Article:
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Gamers, Companies Show Support After Fortnite Developer Sues Alphabet's Google

By Eric Volkman – Aug 14, 2020 at 4:36PM

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Epic Games' latest legal action comes on the heels of a similar suit it filed against Apple.

Sympathy poured in for Epic Games Thursday night and the following day after the company doubled down on its legal actions against Big Tech.

Shortly after bringing a lawsuit against Apple (AAPL -1.43%) on antitrust grounds for removing Epic's Fortnite video game from its App Store, Epic filed a similar suit against Alphabet (GOOG -0.89%) (GOOGL -0.72%) for doing the same with its Google Play store. The #freefortnite protest hashtag was among the top trending ones on Twitter, appearing in several hundred-thousand tweets.

Young man playing a game on a smartphone.

Image source: Getty Images.

Other tech firms expressed their support for Epic's stance. In a statement sent to USA Today regarding the Apple lawsuit, Spotify wrote that "[w]e applaud Epic Games' decision to take a stand against Apple and shed further light on Apple's abuse of its dominant position."

Match Group, which operates the and Tinder online dating sites, wrote in a statement that Apple utilizes "unfair policies to hurt consumers, app developers and entrepreneurs."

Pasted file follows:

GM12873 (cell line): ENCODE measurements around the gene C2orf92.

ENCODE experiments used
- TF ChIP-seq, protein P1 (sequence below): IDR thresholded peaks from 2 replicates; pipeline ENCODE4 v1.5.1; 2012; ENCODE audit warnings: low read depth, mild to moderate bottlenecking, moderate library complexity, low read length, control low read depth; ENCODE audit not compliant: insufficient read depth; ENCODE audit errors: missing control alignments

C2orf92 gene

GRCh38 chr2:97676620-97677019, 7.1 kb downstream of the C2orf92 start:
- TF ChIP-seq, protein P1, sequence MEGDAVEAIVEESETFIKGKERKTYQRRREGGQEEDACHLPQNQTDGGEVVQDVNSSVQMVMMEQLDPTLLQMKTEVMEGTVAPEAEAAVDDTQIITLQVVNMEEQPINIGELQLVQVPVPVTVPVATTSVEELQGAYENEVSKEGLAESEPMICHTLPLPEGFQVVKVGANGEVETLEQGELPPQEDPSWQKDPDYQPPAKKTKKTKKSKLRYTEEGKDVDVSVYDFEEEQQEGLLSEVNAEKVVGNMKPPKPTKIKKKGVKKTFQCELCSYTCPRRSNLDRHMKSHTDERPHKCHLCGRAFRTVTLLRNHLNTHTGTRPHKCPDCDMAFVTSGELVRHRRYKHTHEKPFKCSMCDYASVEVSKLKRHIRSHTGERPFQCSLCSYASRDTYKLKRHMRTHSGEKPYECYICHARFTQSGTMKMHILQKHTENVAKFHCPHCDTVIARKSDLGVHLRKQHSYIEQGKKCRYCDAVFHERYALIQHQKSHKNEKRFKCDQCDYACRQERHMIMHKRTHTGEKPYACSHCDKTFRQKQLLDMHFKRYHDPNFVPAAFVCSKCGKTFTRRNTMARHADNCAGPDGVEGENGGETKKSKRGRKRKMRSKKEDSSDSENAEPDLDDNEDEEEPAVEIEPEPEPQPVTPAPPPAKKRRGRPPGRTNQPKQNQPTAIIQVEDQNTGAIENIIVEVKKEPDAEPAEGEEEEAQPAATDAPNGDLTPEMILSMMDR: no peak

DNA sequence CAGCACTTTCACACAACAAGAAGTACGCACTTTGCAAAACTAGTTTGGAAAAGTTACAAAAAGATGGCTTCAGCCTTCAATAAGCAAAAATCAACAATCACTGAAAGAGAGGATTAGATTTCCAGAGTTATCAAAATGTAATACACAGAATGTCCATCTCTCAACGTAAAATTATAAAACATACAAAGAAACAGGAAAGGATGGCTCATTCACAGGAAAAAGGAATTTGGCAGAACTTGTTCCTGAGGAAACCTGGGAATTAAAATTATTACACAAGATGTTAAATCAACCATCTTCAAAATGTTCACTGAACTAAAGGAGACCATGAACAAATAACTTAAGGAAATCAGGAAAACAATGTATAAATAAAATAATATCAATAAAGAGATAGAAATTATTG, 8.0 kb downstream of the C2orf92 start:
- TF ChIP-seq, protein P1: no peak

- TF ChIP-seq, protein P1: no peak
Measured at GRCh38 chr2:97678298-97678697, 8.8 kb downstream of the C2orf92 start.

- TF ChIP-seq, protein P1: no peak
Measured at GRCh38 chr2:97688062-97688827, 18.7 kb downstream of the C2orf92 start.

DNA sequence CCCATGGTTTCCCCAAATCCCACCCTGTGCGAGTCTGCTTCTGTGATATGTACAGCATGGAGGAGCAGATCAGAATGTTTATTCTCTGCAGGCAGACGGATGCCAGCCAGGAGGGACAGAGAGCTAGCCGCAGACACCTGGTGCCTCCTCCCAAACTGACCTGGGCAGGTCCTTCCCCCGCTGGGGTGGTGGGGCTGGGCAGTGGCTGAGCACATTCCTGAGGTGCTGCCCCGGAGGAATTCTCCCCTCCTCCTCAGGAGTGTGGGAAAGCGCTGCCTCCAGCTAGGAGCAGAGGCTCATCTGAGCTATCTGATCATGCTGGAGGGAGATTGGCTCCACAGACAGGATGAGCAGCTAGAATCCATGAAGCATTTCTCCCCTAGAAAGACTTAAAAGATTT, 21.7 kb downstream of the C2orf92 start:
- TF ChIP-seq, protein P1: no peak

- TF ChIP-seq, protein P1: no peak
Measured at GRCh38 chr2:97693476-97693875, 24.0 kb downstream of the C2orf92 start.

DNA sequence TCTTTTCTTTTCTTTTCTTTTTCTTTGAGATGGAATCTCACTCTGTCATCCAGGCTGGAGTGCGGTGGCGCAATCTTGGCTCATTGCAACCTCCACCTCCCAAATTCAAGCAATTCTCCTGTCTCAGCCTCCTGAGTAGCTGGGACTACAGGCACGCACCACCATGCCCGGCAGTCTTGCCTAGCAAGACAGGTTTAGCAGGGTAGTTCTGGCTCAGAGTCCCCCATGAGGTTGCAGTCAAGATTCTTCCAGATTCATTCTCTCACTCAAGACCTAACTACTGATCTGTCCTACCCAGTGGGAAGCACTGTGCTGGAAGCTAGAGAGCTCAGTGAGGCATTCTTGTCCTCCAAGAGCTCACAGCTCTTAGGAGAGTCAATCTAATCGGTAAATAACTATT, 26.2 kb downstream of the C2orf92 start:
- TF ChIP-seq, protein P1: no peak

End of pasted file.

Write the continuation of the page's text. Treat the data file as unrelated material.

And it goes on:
Apple takes a "service fee," which is typically 30%, from all sales made through the App Store. Google imposes similar charges. 

The two companies dropped Fortnite from their respective app stores after Epic announced 20% discounts for players making purchases in-game while launching in-game purchasing. Fortnite is free to download, but players must pay to obtain add-ons. The in-game buying option circumvents the App Store and Google Play.

In separate statements, Apple and Google maintained that Fortnite was removed because it violated the terms of their respective platforms.

The pro-Epic stance expressed by many consumers and numerous companies might be affecting sentiment on Apple and Alphabet stock. In late afternoon trading Friday, the share prices of both were falling at steeper rates than the top stock market indexes.

Suzanne Frey, an executive at Alphabet, is a member of The Motley Fool's board of directors. Eric Volkman has no position in any of the stocks mentioned. The Motley Fool owns shares of and recommends Alphabet (A shares), Alphabet (C shares), Apple, Match Group, Inc., Spotify Technology, and Twitter. The Motley Fool has a disclosure policy.

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